Rights for Adults
Guardianship and trusts aren’t just for minors – they can be very helpful and sometimes necessary in certain circumstances for adults as well. When thinking about our own futures, we don’t like to address the idea that there may be a situation where we might not be able to make our own decisions, but establishing who you want to take care of you in case that takes place is a sensible issue to think about ahead of time. If you appoint and designate your own caretakers before an emergency occurs, there will be less legal scrambling if it happens. In the case of a disabled or incapacitated adult, if the individual has not designated their own caretakers, one may be appointed by the court whether or not other family members can agree on a single person. One of the most common ways to assign who will make decisions for you is by granting someone with Durable Power of Attorney. Appointing someone to this position can give them power to make legal and/or financial decisions on your behalf in case you are unable to do so. Two other types of power of attorney, general and limited, will allow someone to make legal transactions on your behalf, but do not extend if you become incapacitated. It is up to you to decide how much power to give your power of attorney when you are filing their paperwork with the state court. You can access form DR835 for a “Power of Attorney and Declaration of Representative” from the FL Department of Revenue here.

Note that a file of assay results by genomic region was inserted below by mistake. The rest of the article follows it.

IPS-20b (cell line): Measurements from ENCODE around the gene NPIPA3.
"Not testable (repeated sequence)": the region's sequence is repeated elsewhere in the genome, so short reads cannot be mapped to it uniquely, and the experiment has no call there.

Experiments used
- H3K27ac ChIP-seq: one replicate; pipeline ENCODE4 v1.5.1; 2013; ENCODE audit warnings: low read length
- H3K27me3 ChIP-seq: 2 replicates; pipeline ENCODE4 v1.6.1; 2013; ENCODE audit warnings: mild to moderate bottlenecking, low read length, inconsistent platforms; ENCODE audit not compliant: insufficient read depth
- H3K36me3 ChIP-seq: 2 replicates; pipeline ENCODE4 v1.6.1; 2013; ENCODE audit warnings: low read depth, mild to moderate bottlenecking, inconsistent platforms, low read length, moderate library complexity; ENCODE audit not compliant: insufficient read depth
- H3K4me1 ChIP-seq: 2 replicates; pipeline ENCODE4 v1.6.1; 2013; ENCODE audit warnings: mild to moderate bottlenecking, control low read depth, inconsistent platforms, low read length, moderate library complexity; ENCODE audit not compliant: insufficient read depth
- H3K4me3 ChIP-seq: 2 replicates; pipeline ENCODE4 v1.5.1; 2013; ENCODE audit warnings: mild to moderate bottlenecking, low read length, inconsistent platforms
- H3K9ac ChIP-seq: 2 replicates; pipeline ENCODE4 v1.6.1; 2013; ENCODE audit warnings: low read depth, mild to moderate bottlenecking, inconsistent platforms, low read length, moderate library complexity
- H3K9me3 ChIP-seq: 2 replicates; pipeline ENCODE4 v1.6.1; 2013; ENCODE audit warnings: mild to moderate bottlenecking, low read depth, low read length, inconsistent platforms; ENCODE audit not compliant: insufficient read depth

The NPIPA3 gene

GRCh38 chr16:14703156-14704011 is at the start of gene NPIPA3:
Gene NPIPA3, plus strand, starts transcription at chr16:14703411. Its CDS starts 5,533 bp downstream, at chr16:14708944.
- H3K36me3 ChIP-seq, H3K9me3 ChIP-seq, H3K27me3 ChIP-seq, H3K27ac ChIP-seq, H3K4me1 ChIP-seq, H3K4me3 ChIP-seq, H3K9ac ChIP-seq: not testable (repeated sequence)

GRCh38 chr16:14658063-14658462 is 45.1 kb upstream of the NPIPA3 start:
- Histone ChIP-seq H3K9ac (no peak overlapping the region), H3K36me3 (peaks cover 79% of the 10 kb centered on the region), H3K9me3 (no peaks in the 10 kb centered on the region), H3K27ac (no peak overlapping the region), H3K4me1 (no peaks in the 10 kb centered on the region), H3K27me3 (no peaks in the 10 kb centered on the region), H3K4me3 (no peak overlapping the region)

Often, people will file durable power of attorney with the decision-making powers of a living will at the same time. As medical technology has advanced to keep people alive longer after extreme injuries, there may be a situation where you need someone to make a decision in the case you are alive but cannot make those types of decisions for yourself. A living will gives your family your express wishes in writing, and tells who has the power to carry out those wishes. A Health Care Surrogate is another option as someone you can appoint and give the authority to make healthcare decisions on your behalf, have access to your medical records, and negotiate with insurance companies for you. You can appoint the healthcare surrogate as the same person with durable power of attorney, or you can delegate that these people work together in your best interests, in case you are not able to speak for yourself. Ideally, everyone should have this paperwork with their wishes written out before any kind of emergency and have a copy kept with their medical records. Copies with lawyers, in safe deposit boxes, or otherwise “hidden away” may not be able to be reached in time to have your wishes carried out appropriately if there is an emergency situation. It is a good idea to give copies of this paperwork to each person you wish to grant some kind of legal authority, but having another copy in your medical file also keeps it in a centralized place and available in case there are any concerns or disagreements.